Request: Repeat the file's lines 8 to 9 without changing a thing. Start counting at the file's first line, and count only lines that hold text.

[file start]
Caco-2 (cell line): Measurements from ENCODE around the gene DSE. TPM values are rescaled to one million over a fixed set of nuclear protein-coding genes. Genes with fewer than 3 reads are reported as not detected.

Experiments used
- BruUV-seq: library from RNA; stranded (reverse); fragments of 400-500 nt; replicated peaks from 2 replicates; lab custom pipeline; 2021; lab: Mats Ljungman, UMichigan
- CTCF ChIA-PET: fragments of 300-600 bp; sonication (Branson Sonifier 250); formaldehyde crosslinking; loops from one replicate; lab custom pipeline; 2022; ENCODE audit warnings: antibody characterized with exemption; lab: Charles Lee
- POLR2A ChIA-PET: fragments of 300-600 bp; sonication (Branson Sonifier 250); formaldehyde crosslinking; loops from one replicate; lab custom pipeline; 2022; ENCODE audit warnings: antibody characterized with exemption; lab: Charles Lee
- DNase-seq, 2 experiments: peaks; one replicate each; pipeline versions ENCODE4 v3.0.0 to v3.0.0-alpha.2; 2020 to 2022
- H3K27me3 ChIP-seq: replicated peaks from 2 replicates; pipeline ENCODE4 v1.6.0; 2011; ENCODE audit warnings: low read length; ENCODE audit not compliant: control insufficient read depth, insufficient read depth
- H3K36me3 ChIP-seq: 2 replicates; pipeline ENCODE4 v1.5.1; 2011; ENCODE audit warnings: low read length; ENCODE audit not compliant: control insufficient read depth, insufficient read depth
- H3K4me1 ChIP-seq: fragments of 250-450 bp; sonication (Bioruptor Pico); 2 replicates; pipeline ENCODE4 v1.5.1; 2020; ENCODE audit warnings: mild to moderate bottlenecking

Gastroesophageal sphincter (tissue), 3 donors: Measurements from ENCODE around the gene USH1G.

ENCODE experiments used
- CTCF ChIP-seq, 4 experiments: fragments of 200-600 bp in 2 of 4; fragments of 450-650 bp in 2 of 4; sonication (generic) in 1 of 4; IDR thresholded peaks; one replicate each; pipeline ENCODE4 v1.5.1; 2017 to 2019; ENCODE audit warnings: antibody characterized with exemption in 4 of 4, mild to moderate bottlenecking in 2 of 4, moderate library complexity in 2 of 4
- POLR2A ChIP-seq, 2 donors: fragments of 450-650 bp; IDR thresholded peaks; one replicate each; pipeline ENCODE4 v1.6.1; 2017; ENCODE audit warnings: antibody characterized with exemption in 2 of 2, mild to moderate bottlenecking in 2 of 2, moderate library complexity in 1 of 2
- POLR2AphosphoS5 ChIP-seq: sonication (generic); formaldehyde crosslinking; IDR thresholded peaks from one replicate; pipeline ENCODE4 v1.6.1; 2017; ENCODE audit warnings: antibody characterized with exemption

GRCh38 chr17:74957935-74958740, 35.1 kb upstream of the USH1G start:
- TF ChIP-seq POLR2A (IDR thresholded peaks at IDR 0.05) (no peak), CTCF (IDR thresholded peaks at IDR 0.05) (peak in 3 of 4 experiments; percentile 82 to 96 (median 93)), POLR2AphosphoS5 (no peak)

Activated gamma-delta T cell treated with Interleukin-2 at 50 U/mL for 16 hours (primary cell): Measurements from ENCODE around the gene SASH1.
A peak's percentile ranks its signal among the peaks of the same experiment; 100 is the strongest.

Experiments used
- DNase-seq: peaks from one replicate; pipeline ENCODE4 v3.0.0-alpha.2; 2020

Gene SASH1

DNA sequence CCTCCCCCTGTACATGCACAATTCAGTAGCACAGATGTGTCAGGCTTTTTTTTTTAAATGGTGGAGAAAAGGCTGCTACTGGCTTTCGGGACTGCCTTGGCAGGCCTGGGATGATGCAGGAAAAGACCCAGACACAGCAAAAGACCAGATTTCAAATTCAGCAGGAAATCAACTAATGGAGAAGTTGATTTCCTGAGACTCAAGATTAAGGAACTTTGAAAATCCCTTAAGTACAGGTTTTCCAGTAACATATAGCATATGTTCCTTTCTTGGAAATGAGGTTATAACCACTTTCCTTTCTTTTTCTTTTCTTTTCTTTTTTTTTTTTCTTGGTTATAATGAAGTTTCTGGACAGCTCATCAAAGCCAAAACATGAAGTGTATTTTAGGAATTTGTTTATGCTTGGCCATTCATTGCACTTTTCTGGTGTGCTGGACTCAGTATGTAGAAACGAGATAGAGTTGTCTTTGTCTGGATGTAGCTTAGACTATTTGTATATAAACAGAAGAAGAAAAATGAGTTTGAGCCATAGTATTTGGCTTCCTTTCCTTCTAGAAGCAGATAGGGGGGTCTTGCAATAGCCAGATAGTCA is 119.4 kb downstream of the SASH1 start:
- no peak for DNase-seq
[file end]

- H3K36me3 ChIP-seq: 2 replicates; pipeline ENCODE4 v1.5.1; 2011; ENCODE audit warnings: low read length; ENCODE audit not compliant: control insufficient read depth, insufficient read depth
- H3K4me1 ChIP-seq: fragments of 250-450 bp; sonication (Bioruptor Pico); 2 replicates; pipeline ENCODE4 v1.5.1; 2020; ENCODE audit warnings: mild to moderate bottlenecking